Real Estate is a Great Investment

Real Estate is a Great Investment

This morning I had an interesting exchange with a potential client where they were telling me how they had read that real estate is no longer a good investment and they cited an economist named Alex Tabarrok. I gave them my best reply at the time, but I wanted to give them a more informed response, and rather than just use my own anecdotal evidence, I really wanted to provide them with information from other professionals in the field of economics. I have stated and reported many times that the American Dream of homeownership is alive and well, and tomorrow, I’ll touch on the personal benefits to homeownership, however, here is what I came up with for today:

In a recent blog post on Marginal Revolution, economist Alex Tabarrok discussed homeownership as an investment.

Here is what Mr. Tabarrok had to say:

“Housing is overrated as a financial investment. First, it’s not good to have a significant share of your wealth locked into a single asset. Diversification is better and it’s easier to diversify with stocks. Second, unless you are renting the basement, houses don’t pay dividends. Stocks do. You can hope that your house will accumulate in value but don’t count on it. Indeed, you should expect that as an investment your house will appreciate less than does the stock market. You didn’t expect to get a great investment and a place to live in the meantime, did you?”

Here is my rebuttal:

Eric Belsky, the Managing Director of the Joint Center of Housing Studies at Harvard University expanded on the top financial benefits of homeownership in his paper –The Dream Lives On: the Future of Homeownership in America.

Let’s use some quotes from Belsky’s study to address comments by Mr. Tabarrok:

Tabarrok:  

“Housing is overrated as a financial investment.”

Belsky:

“Since many people have trouble saving and have to make a housing payment one way or the other, owning a home can overcome people’s tendency to defer savings to another day.”

Tabarrok:

You can hope that your house will accumulate in value but don’t count on it. Indeed, you should expect that as an investment your house will appreciate less than does the stock market.”

Belsky:

“Homeownership allows households to amplify any appreciation on the value of their homes by a leverage factor. Even a hefty 20 percent down payment results in a leverage factor of five so that every percentage point rise in the value of the home is a 5 percent return on their equity. With many buyers putting 10 percent or less down, their leverage factor is 10 or more.”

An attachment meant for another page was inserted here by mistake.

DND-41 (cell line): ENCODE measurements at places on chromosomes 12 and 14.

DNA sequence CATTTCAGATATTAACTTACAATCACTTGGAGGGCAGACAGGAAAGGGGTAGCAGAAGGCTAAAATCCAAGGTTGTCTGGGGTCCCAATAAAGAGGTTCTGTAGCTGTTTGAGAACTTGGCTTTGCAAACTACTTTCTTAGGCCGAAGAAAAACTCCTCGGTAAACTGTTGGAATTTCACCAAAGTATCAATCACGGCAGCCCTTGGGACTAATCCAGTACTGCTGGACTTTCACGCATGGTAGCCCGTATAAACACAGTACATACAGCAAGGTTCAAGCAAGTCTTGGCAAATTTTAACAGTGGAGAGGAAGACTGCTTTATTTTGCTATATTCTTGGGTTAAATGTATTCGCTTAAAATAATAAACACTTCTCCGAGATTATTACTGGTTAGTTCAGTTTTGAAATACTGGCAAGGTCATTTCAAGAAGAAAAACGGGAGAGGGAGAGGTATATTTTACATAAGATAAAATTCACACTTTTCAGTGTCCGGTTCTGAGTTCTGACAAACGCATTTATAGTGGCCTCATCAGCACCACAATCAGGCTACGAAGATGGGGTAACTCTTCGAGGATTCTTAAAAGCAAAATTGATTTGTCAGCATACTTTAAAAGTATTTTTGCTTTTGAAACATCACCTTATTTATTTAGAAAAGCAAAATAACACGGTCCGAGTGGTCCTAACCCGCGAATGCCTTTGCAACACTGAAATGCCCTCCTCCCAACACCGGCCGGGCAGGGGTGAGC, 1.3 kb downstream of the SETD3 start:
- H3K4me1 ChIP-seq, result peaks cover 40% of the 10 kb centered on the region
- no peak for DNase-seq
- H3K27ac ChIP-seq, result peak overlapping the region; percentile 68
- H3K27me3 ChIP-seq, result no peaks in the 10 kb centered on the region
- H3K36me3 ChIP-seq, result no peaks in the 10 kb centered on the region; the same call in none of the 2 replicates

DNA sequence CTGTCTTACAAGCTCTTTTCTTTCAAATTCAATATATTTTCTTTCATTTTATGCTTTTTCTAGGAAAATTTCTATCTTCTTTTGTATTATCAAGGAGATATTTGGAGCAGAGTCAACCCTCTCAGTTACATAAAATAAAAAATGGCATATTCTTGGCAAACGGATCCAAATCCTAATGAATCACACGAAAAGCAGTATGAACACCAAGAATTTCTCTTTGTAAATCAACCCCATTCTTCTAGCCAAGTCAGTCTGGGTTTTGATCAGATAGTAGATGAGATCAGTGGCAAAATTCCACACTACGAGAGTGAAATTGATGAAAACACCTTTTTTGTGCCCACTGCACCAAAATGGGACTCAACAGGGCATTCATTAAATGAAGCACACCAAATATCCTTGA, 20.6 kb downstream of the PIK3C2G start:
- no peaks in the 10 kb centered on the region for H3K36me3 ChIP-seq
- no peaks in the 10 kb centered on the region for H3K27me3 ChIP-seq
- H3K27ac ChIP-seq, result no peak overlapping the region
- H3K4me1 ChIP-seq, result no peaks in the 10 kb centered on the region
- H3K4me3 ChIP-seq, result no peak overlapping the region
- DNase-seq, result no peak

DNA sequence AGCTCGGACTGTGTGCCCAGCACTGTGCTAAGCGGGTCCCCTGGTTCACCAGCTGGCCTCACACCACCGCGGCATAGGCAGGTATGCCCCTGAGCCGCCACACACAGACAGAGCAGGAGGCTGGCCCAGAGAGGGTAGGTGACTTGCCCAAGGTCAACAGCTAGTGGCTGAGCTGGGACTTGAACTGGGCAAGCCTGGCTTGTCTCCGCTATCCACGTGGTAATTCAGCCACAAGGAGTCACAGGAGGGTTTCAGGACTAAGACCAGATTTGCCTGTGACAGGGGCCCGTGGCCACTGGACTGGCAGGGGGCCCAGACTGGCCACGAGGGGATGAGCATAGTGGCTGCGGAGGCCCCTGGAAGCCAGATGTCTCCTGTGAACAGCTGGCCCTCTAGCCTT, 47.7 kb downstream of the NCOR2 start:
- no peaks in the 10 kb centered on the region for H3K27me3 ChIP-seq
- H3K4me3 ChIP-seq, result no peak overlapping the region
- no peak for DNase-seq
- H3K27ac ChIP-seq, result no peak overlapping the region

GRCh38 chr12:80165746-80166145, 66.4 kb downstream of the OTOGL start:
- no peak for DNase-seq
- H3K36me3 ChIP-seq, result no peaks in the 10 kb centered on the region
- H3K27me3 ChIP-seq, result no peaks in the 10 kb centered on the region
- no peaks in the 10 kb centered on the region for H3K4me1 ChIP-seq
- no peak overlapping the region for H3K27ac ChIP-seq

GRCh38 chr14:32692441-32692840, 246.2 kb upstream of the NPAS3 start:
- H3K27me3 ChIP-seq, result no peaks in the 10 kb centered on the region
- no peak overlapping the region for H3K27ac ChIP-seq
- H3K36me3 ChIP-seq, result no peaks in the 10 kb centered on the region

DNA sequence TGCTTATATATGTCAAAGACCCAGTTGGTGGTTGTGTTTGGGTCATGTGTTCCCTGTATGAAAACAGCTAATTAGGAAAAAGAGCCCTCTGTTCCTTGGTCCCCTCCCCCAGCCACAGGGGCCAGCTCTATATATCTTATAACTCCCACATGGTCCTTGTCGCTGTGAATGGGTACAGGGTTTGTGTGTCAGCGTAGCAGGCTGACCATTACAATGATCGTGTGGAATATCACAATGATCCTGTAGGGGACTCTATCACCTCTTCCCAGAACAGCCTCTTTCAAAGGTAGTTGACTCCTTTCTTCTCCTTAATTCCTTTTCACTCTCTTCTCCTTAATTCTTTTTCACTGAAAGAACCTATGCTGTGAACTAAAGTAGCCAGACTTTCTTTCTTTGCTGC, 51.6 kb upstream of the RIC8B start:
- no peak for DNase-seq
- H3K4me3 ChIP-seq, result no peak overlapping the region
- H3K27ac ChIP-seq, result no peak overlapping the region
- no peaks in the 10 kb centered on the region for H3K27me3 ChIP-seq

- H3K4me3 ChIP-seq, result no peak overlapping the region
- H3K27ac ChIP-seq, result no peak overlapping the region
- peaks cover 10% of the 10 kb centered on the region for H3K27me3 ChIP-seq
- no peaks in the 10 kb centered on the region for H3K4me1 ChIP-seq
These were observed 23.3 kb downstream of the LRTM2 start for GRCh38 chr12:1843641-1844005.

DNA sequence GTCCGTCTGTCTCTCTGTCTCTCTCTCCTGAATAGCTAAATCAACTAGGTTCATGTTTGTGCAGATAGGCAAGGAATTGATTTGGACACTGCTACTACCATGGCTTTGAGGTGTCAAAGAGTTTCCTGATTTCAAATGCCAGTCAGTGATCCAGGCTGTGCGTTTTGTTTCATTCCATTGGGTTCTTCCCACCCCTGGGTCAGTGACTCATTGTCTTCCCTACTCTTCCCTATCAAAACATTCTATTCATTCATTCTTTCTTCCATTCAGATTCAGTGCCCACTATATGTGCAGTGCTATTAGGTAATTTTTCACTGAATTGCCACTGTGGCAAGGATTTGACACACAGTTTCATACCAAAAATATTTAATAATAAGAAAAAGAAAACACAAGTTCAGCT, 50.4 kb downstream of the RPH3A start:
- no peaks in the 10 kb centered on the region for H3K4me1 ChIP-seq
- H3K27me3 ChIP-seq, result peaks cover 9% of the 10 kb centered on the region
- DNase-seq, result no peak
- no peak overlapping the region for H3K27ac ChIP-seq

Tabarrok:

“You didn’t expect to get a great investment and a place to live in the meantime, did you?”

Belsky:

“Homeowners pay debt service to pay down their own principal while households that rent pay down the principal of a landlord.

Homeowners are able to deduct mortgage interest and property taxes from income…On top of all this, capital gains up to $250,000 are excluded from income for single filers and up to $500,000 for married couples if they sell their homes for a gain.”

Bottom Line

I realize that homeownership makes sense for many Americans for an assortment of social and family reasons. It also makes sense financially. If you are considering a purchase this year, contact myself or a professional in your area who can help you evaluate your ability to do so.

Low Inventory Causes Home Prices to Rise

Low Inventory Causes Home Prices to Rise

The National Association of Realtors (NAR) released their latest Quarterly Metro Home Price report earlier this month. The report revealed that home prices are not only continuing to rise but that the increases are accelerating. Lawrence Yun, Chief Economist at NAR, discussed the impact of low inventory on buyers in the report:

“Without a significant ramp-up in new home construction and more homeowners listing their homes for sale, buyers are likely to see little relief in the form of slowing price growth in the months ahead.”

Here are the percentage increases of home prices for the last two quarters:

Low Inventory Causes Home Prices to Accelerate | Simplifying The Market

What this means to sellers

Rising prices are a homeowner’s best friend. As reported by CoreLogic in a recent blog post:

“With demand strong and inventory thin, the share of homes selling for the list price or more has also returned to pre-bust levels. With inventory tight, homes are more likely to sell above the asking price.”

What this means to buyers

In a market where prices are rising, buyers should take into account the cost of waiting. Obviously, they will pay more for the same house later this year. However, as Construction Dive reported, the amounts of cash necessary to buy a home will also increase.

“These factors have created a situation where the market keeps moving the goalposts in terms of the down payment necessary for first-time homebuyers to get into a home.”

Bottom Line

If you’re thinking of selling and moving down, waiting might make sense. If you are a first time buyer or a seller thinking of moving up, waiting probably doesn’t make sense.